Subtropical coral assemblages are threatened by similar extreme thermal stress events to their tropical counterparts. Yet, the mid- and long-term thermal stress responses of corals in subtropical environments remain largely unquantified, limiting our capacity to predict their future viability. The annual survival, growth and recruitment of 311 indi...
Chapter
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The subtropical coral reefs of Moreton Bay support a rich diversity of corals and micro-benthic organisms. These high-latitude reef communities exist in marginal environments that include relatively cooler, more light-limited, and more variable environmental conditions than those in the tropics. Holocene reef coral communities formed episodically o...
Article
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Without drastic efforts to reduce carbon emissions and mitigate globalized stressors, tropical coral reefs are in jeopardy. Strategic conservation and management requires identification of the environmental and socioeconomic factors driving the persistence of scleractinian coral assemblages—the foundation species of coral reef ecosystems. Here, we...
Article
Thousands of offshore oil and gas structures are approaching the end of their operating life globally, yet our understanding of the environmental effects of different decommissioning strategies is incomplete. Past focus on a narrow set of criteria has limited evaluation of decommissioning effects, restricting decommissioning options in most regions...
Article
Full-text available
In a changing global environment, previously suboptimal habitats may become climate refuges for species. For instance, the ranges of some tropical reef corals are already expanding poleward. Understanding the demographic strategies by which isolated or marginal populations persist is therefore important, especially since such populations are often...
Article
During 2015-2016, record temperatures triggered a pan-tropical episode of coral bleaching, the third global-scale event since mass bleaching was first documented in the 1980s. Here we examine how and why the severity of recurrent major bleaching events has varied at multiple scales, using aerial and underwater surveys of Australian reefs combined w...
Article
Understanding range limits is critical to predicting species responses to climate change. Subtropical environments, where many species overlap at their range margins, are cooler, more light-limited and variable than tropical environments. It is thus likely that species respond variably to these multi-stressor regimes and that factors other than mea...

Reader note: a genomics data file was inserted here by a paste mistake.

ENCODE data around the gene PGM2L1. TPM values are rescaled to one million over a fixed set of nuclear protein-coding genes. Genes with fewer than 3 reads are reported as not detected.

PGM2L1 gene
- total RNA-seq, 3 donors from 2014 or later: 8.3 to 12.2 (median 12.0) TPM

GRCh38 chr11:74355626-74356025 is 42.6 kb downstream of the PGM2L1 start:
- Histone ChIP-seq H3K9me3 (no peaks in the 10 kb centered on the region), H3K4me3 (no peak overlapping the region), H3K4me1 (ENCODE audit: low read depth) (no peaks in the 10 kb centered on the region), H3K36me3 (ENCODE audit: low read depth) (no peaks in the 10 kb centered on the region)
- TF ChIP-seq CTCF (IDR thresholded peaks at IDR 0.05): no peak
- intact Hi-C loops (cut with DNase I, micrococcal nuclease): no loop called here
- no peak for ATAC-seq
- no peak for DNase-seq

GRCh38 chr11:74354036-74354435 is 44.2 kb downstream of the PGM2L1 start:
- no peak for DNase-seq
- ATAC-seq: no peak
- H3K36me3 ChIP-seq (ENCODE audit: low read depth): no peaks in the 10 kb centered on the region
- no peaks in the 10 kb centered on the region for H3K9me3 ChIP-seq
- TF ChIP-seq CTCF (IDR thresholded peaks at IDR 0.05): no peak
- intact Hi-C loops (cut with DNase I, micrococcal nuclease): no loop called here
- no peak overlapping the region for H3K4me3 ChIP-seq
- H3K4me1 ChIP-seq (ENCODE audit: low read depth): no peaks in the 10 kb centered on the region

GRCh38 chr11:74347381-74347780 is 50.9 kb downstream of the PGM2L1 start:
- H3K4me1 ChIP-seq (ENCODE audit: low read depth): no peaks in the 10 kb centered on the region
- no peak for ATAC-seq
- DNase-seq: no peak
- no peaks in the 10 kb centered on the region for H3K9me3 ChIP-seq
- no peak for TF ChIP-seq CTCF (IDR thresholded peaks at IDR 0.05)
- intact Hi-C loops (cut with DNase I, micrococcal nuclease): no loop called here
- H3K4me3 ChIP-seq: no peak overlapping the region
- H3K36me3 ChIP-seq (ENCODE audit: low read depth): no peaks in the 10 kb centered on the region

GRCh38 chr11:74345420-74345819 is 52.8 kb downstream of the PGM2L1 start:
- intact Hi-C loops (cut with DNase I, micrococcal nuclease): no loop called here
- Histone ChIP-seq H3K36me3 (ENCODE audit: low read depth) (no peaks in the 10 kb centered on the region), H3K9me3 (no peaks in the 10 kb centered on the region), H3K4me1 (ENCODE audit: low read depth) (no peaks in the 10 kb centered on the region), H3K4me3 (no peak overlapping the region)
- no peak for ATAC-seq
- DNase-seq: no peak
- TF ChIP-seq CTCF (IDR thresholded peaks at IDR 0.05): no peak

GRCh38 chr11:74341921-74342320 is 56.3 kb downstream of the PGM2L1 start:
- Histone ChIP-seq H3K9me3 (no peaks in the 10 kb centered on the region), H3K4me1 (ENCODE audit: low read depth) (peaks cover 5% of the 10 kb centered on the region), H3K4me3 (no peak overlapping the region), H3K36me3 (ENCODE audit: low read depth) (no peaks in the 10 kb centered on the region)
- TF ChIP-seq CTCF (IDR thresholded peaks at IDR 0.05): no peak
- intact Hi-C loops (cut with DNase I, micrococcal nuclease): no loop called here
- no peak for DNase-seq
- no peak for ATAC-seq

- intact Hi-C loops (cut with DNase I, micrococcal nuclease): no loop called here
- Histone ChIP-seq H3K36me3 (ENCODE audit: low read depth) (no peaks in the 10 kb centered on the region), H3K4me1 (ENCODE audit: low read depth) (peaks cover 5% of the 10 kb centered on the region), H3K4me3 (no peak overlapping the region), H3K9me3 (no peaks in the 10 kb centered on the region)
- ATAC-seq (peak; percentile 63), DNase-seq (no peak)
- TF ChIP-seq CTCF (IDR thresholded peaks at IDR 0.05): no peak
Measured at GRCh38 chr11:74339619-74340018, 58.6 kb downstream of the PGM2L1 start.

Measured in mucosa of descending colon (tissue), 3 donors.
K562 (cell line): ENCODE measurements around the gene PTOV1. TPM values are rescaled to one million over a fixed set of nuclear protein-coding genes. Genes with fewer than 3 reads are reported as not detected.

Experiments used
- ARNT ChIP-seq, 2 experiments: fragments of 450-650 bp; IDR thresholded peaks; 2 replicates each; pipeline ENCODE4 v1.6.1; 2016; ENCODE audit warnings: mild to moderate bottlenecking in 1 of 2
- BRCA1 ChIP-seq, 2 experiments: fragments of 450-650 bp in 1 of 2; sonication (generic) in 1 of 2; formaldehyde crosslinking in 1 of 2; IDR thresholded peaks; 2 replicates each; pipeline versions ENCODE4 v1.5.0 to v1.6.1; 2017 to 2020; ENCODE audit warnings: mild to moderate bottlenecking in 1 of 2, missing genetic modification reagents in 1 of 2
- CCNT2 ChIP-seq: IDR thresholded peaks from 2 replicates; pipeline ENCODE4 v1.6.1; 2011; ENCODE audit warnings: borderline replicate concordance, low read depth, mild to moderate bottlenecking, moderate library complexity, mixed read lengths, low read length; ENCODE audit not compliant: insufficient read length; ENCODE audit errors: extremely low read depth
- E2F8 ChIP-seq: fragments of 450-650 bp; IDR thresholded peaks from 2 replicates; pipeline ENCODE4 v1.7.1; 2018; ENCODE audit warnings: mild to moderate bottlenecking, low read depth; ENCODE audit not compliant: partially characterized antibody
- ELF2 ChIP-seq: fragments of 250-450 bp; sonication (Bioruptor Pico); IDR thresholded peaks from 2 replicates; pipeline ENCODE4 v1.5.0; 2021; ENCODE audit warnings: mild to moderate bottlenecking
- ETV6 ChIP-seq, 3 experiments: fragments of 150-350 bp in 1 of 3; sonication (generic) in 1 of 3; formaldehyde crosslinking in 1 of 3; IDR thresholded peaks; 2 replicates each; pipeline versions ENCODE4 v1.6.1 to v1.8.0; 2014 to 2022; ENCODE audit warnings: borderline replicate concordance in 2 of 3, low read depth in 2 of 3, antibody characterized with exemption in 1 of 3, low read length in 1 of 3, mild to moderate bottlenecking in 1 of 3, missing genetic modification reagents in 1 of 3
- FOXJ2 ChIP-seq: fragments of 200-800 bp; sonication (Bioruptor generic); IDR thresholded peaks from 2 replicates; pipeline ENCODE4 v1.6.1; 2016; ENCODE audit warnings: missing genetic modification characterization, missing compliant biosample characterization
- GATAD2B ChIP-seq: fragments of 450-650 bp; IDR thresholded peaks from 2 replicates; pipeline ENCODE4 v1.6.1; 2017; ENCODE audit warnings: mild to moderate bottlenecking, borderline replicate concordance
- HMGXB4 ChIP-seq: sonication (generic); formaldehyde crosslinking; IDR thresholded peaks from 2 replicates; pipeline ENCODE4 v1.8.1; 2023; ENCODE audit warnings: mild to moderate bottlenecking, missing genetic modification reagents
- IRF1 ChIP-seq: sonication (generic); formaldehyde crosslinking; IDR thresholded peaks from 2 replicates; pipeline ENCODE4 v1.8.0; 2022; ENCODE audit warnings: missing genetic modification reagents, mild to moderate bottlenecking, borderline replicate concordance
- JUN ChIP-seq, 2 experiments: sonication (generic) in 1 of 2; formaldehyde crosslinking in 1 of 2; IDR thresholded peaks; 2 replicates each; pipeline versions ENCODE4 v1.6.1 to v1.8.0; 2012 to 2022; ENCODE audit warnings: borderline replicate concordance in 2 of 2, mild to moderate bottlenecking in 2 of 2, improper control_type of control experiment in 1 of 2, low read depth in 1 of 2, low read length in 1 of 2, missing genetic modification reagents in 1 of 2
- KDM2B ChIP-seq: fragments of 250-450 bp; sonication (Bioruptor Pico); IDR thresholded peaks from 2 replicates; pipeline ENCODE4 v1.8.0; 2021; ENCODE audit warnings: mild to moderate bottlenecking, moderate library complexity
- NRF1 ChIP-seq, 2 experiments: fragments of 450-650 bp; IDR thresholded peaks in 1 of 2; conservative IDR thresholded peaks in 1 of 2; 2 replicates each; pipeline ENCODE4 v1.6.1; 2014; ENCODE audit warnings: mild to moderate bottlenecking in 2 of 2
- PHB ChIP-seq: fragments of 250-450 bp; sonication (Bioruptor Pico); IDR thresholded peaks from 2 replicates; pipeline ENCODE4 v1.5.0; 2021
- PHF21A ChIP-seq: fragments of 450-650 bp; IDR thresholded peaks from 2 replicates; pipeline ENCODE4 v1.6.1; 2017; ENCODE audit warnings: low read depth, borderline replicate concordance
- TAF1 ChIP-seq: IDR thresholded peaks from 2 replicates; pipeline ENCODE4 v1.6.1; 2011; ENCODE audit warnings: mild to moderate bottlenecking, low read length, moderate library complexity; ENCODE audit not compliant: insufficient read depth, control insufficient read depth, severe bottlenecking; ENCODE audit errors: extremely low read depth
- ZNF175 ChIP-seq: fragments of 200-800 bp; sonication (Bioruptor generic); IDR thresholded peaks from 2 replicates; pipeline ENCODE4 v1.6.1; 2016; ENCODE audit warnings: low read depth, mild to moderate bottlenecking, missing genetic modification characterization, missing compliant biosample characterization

Article
Full-text available
In their recent paper, Muir et al. (Science, 2015, 348, 1135-1138) demonstrate that the maximum depths of staghorn coral assemblages are shallower at higher latitudes, a trend that correlates with winter light levels. Based on these findings, the authors hypothesize that light availability limits the current latitudinal extent of the group and will...
Article
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The coastal deposits of Bonaire, Leeward Antilles, are among the most studied archives for extreme-wave events (EWEs) in the Caribbean. Here we present more than 400 electron spin resonance (ESR) and radiocarbon data on coarse-clast deposits from Bonaire’s eastern and western coasts. The chronological data are compared to the occurrence and age of...
Article
Full-text available
Abiotic filtering is a major driver of gradients in the structure and functioning of ecosystems from the tropics to the poles. It is thus likely that environmental filtering is an important assembly process at the transition of biogeographical zones where many species occur at their range limits. Shifts in species abundances and association pattern...
Article
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This study examines the impacts of an acute flooding event on the marginal, high-latitude, terrigenoclastic influenced coral reefs of Hervey Bay in southeast Queensland, Australia. In January 2011, the Mary River near Hervey Bay experienced its eleventh highest flood on record. The Mary River catchment has been highly modified since European coloni...
Article
Full-text available
AimHigh-latitude coral reef communities composed of tropical, subtropical and temperate species are heralded as climate change refuges for vulnerable tropical coral reef species, giving them high, but as yet unrealized, conservation priority. We review the ecology of subtropical reefs in the context of climate change and evaluate management strateg...
Article
Full-text available
[Extract] Global temperature has warmed approximately 0.35 °C over the last 50 years. In response, many tropical species are expanding their ranges pole-ward. For example, a number of tropical fish species have recently established populations in temperate regions along the east coast of Australia, as rises in sea temperatures enable them to surviv...
Article
Full-text available
We assessed the status of coral reef benthic communities at Bonaire, Netherlands Antilles, in December 2008 and January 2009 through ∼5 km of photo transects taken at depths of 5, 10, and 20 m at 14 locations around the island. Univariate and multivariate analyses detected significant variation in benthic communities among depths and locations, as...
Article
This paper reports on a workshop conducted in Australia in 2010, entitled ‘Management, Conservation, and Scientific Challenges on Subtropical Reefs under Climate Change’. The workshop brought together 26 experts actively involved in the science and management of subtropical reefs. Its primary aim was to identify the areas of research that need to b...
Article
Summary This paper reports on a workshop conducted in Australia in 2010, entitled ‘Management, Conservation, and Scientific Challenges on Subtropical Reefs under Climate Change’. The workshop brought together 26 experts actively involved in the science and management of subtropical reefs. Its primary aim was to identify the areas of research that n...